Generally speaking, the classes with the smallest differences between the two metrics should be given the highest priority for test coverage.

Finding tools to calculate CA and Complexity for the whole code base, and provide a simple way to extract this information in CSV format, proved to be a challenge. During my search, I came across two tools that are free so it would be unfair not to mention them:

A Bit Of Math

The main problem here is that we have two criteria – CA and Cyclomatic complexity – so we need to combine them and convert into one scalar value. If we had a slightly different task – e.g., to find a class with the worst combination of our criteria – we would have a classical multi-objective optimization problem:

We would need to find a point on the so called Pareto front (red in the picture above). What is interesting about the Pareto set is that every point in the set is a solution to the optimization task. Whenever we move along the red line we need to make a compromise between our criteria – if one gets better the other one gets worse. This is called Scalarization and the final result depends on how we do it.

There are a lot of techniques that we can use here. Each has its own pros and cons. However, the most popular ones are linear scalarizing and the one based on an reference point. Linear is the easiest one. Our fitness function will look like a linear combination of CA and Complexity:

f(CA, Complexity) = A×CA + B×Complexity

where A and B are some coefficients.

The point which represents a solution to our optimization problem will lie on the line (blue in the picture below). More precisely, it will be at the intersection of the blue line and red Pareto front. Our original problem is not exactly an optimization problem. Rather, we need to create a ranking function. Let’s consider two values of our ranking function, basically two values in our Rank column:

R1 = A∗CA + B∗Complexity and R2 = A∗CA + B∗Complexity

Both of the formulas written above are equations of lines, moreover these lines are parallel. Taking more rank values into consideration we’ll get more lines and therefore more points where the Pareto line intersects with the (dotted) blue lines. These points will be classes corresponding to a particular rank value.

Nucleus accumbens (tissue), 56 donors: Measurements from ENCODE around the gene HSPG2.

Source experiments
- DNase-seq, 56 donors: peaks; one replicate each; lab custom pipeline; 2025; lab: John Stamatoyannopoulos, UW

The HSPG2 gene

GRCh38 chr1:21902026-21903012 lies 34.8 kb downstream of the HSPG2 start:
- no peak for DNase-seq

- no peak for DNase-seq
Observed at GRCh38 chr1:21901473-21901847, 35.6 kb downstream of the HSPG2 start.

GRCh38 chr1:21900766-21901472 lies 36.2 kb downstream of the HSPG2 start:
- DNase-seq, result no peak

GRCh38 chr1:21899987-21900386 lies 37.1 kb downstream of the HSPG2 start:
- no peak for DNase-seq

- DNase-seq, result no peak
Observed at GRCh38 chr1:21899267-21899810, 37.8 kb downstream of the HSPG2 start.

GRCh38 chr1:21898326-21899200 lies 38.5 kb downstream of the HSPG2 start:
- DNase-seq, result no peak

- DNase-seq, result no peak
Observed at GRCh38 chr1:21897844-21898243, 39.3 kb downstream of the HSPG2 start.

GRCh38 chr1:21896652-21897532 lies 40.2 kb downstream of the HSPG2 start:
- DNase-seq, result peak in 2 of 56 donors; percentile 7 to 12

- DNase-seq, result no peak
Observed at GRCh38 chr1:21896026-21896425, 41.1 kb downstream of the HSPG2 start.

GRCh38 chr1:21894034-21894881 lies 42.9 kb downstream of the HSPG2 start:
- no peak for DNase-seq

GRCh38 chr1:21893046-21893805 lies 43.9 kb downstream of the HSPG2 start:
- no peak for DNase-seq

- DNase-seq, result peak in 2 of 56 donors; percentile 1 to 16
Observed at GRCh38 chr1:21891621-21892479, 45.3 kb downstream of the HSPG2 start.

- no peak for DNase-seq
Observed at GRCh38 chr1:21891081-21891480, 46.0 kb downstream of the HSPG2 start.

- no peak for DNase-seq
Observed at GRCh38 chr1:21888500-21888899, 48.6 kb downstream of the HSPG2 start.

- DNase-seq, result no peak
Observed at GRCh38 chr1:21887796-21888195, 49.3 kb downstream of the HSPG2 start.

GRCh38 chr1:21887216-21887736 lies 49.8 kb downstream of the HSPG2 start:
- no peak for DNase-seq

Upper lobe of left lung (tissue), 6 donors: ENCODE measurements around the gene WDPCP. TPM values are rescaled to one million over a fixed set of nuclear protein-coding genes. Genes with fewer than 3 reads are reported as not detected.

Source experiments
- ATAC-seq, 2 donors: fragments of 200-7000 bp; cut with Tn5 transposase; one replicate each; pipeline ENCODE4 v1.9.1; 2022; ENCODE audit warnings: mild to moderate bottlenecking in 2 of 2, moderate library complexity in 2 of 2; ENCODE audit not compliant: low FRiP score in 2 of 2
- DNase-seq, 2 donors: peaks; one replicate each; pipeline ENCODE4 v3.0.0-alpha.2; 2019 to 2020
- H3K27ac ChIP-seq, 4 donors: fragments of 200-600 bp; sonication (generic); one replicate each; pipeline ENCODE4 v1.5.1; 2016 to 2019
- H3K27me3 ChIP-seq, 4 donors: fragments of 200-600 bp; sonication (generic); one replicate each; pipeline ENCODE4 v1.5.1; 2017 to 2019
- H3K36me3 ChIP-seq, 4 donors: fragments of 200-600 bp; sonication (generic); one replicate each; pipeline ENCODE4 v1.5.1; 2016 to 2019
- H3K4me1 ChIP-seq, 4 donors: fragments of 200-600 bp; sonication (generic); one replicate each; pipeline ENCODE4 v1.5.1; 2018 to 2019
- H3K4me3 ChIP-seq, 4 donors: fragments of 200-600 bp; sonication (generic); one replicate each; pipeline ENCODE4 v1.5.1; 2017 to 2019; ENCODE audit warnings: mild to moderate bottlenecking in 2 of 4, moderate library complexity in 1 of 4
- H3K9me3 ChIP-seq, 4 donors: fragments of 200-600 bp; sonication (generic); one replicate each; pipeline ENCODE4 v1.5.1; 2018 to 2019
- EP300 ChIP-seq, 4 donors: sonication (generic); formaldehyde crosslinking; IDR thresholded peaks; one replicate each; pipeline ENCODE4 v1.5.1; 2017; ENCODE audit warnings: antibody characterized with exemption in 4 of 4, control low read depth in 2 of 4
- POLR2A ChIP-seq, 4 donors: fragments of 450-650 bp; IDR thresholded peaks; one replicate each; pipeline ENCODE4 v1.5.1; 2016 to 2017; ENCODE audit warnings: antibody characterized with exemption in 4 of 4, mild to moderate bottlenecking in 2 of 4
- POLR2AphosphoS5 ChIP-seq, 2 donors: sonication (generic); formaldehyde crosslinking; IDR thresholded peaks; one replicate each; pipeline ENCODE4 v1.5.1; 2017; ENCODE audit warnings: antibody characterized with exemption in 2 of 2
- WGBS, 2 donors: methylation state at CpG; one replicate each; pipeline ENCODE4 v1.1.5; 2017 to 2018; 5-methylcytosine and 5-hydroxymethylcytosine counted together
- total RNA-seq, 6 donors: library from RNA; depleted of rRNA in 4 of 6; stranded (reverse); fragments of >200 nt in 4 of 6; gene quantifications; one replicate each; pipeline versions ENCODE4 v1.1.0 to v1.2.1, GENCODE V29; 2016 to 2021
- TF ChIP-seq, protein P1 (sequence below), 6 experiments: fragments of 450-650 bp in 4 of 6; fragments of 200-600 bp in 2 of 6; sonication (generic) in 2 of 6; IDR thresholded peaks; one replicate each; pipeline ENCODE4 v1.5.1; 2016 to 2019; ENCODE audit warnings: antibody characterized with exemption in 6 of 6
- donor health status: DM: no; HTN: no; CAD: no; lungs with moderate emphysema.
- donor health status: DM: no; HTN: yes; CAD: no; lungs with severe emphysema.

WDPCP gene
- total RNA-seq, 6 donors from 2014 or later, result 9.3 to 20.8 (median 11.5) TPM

Unfortunately, there is an issue with this approach. For any line (Rank value), we’ll have points with very small CA and very big Complexity (and visa versa) lying on it. This immediately puts points with a big difference between metric values in the top of the list which is exactly what we wanted to avoid.

The other way to do the scalarizing is based on the reference point. Reference point is a point with the maximum values of both criteria:

(max(CA), max(Complexity))

The fitness function will be the distance between the Reference point and the data points:

f(CA,Complexity) = √((CA−CA )2 + (Complexity−Complexity)2)

We can think about this fitness function as a circle with the center at the reference point. The radius in this case is the value of the Rank. The solution to the optimization problem will be the point where the circle touches the Pareto front. The solution to the original problem will be sets of points corresponding to the different circle radii as shown in the following picture (parts of circles for different ranks are shown as dotted blue curves):

This approach deals better with extreme values but there are still two issues: First – I’d like to have more points near the reference points to better overcome the problem that we’ve faced with linear combination. Second – CA and Cyclomatic complexity are inherently different and have different values set, so we need to normalize them (e.g. so that all the values of both metrics would be from 1 to 100).

Here is a small trick that we can apply to solve the first issue – instead of looking at the CA and Cyclomatic Complexity, we can look at their inverted values. The reference point in this case will be (0,0). To solve the second issue, we can just normalize metrics using minimum value. Here is how it looks:

Inverted and normalized complexity – NormComplexity:

(1 + min(Complexity)) / (1 + Complexity)∗100

Inverted and normalized CA – NormCA:

(1 + min(CA)) / (1+CA)∗100

Note: I added 1 to make sure that there is no division by 0.

The following picture shows a plot with the inverted values:

Final Ranking

We are now coming to the last step – calculating the rank. As mentioned, I’m using the reference point method, so the only thing that we need to do is to calculate the length of the vector, normalize it, and make it ascend with the importance of a unit test creation for a class. Here is the final formula:

Rank(NormComplexity , NormCA) = 100 − √(NormComplexity2 + NormCA2) / √2

More Statistics

There is one more thought that I’d like to add, but let’s first have a look at some statistics. Here is a histogram of the Coupling metrics: